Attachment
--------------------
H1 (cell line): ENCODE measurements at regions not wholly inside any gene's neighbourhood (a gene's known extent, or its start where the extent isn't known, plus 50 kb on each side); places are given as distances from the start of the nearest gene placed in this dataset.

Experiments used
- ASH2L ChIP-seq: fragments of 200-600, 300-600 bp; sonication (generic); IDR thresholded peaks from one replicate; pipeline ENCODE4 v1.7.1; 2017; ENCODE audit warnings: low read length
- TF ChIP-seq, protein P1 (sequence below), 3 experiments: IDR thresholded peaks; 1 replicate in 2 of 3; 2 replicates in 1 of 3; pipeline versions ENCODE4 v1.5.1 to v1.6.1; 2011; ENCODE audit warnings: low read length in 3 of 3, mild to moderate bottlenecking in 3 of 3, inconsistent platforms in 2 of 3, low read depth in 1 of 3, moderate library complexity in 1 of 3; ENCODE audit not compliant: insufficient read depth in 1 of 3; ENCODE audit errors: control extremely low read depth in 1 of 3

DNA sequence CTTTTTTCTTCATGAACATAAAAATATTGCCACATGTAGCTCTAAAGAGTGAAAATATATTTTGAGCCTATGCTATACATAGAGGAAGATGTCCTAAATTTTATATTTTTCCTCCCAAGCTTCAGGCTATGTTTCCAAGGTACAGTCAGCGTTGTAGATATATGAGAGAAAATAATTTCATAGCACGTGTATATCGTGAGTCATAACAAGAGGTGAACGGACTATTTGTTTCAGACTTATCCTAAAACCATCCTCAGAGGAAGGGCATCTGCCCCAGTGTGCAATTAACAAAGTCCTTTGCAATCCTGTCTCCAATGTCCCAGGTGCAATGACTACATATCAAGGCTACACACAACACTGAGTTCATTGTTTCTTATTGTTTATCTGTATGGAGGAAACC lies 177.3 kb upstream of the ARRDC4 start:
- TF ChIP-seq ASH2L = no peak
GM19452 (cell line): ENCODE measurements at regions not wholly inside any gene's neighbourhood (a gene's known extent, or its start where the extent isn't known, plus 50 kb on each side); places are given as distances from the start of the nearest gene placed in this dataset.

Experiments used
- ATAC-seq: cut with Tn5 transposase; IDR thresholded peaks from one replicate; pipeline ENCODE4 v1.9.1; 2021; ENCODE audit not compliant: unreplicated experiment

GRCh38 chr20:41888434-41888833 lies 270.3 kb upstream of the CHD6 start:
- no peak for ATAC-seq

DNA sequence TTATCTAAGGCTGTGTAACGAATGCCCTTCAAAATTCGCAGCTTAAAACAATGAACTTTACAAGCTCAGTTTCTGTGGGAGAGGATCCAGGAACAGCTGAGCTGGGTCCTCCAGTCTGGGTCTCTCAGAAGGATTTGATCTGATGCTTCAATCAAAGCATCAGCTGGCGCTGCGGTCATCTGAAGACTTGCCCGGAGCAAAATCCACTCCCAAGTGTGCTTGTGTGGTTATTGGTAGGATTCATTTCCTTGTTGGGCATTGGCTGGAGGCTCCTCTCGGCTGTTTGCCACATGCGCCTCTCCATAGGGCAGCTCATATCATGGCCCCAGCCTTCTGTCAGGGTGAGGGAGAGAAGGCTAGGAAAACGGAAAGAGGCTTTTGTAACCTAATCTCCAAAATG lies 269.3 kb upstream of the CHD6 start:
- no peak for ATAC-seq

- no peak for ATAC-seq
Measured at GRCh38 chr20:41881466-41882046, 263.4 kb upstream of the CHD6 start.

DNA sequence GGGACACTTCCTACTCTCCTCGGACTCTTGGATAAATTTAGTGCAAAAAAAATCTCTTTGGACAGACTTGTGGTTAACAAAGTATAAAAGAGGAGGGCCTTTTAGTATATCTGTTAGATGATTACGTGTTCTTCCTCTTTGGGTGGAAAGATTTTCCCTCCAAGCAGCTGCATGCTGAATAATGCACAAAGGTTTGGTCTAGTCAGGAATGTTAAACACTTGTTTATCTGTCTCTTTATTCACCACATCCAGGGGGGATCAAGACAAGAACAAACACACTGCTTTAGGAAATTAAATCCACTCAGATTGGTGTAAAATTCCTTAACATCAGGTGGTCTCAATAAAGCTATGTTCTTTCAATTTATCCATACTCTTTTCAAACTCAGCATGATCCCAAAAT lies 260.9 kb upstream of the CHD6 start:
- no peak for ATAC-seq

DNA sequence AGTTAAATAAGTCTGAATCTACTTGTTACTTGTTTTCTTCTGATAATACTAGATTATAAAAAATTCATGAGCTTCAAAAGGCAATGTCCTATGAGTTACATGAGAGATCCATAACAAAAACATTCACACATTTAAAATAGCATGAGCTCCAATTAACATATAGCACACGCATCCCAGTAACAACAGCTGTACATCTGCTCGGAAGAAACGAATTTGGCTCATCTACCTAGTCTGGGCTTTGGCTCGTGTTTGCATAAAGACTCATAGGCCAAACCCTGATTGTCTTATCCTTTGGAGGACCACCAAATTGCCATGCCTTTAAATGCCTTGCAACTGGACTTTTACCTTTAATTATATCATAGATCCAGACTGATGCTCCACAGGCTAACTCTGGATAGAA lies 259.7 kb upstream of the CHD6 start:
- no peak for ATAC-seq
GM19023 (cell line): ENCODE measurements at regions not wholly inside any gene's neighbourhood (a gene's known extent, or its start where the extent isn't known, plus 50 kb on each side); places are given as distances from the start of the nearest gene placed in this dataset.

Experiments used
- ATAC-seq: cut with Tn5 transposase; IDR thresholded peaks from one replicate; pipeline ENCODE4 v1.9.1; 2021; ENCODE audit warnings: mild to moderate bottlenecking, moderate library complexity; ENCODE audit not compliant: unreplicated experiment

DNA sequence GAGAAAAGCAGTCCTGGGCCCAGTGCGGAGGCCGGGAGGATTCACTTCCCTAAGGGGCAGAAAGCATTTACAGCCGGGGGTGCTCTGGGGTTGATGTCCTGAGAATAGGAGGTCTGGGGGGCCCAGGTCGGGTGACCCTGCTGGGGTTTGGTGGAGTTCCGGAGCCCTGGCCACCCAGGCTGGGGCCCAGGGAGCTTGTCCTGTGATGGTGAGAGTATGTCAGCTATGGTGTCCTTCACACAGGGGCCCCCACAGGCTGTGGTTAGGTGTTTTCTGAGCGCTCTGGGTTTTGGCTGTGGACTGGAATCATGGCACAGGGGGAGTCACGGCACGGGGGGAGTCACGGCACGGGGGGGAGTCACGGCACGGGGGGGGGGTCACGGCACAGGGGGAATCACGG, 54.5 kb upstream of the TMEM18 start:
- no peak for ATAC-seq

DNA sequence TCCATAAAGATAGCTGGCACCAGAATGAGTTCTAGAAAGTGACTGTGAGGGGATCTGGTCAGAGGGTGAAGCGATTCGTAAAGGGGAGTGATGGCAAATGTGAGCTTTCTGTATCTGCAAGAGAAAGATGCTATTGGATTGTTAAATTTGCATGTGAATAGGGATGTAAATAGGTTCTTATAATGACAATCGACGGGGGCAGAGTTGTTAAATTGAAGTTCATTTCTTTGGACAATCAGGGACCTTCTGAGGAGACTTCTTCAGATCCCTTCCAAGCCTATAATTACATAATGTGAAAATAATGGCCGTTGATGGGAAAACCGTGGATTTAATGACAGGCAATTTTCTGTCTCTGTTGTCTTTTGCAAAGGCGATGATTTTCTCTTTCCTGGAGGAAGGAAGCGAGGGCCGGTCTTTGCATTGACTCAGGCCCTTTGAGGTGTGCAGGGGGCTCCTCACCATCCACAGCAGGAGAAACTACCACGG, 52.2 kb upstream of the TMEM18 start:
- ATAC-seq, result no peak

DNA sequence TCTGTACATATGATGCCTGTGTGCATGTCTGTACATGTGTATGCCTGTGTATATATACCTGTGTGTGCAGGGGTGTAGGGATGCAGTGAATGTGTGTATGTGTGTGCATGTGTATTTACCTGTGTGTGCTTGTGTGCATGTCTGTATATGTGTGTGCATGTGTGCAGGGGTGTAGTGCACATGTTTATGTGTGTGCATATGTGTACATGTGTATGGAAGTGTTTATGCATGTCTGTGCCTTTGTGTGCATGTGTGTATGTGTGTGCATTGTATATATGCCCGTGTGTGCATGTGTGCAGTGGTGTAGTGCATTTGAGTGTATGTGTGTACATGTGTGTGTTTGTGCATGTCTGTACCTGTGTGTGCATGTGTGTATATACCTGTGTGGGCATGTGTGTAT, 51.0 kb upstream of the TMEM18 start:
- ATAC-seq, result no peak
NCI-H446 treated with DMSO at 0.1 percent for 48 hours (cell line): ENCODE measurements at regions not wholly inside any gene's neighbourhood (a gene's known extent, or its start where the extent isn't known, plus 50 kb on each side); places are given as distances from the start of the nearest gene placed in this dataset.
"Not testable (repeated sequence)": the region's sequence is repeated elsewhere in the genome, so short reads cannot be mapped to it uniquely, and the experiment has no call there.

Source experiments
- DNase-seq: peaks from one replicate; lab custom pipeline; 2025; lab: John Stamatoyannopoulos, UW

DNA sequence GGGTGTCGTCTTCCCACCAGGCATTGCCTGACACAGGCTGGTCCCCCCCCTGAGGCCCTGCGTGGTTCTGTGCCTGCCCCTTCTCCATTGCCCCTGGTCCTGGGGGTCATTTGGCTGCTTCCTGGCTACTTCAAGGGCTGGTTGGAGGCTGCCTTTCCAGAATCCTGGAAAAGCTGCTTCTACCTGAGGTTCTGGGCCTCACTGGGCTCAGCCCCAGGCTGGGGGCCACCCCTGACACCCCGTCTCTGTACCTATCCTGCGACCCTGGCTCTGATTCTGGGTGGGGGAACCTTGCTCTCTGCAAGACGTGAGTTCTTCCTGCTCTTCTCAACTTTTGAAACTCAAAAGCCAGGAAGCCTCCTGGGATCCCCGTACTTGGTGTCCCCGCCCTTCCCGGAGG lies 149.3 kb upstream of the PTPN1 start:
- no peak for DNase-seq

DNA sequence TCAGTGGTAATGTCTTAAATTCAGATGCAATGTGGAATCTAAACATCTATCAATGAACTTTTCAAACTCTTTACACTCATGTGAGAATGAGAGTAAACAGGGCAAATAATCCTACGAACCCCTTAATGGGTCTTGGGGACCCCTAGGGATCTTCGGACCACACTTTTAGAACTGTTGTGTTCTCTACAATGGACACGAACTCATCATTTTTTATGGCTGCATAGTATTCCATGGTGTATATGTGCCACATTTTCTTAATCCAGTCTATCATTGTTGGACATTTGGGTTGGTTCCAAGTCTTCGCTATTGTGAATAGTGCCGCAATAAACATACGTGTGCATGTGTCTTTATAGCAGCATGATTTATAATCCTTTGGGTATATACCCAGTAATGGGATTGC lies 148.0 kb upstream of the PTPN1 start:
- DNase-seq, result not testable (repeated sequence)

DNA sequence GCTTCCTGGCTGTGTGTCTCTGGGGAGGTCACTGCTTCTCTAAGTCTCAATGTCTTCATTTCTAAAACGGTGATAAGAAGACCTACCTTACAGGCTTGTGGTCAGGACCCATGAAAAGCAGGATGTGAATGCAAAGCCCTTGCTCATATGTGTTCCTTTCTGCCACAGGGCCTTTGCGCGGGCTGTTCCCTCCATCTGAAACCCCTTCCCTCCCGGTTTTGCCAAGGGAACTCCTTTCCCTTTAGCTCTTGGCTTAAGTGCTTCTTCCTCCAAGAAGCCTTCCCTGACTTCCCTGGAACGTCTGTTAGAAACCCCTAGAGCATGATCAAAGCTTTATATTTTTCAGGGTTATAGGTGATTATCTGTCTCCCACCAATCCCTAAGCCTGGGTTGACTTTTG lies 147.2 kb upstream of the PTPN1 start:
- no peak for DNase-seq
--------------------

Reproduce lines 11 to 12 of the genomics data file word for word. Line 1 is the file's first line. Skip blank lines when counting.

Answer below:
- no peak for ATAC-seq

DNA sequence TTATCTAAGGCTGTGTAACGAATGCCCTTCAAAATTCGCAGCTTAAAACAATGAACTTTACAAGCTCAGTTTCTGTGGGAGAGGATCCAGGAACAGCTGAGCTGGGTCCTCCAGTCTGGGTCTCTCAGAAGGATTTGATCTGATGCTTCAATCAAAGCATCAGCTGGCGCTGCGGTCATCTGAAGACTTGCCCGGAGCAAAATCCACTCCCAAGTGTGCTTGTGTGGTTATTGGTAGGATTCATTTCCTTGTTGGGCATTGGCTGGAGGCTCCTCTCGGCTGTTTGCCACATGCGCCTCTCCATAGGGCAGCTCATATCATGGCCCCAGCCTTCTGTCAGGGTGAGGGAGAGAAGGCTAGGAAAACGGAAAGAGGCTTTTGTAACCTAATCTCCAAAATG lies 269.3 kb upstream of the CHD6 start: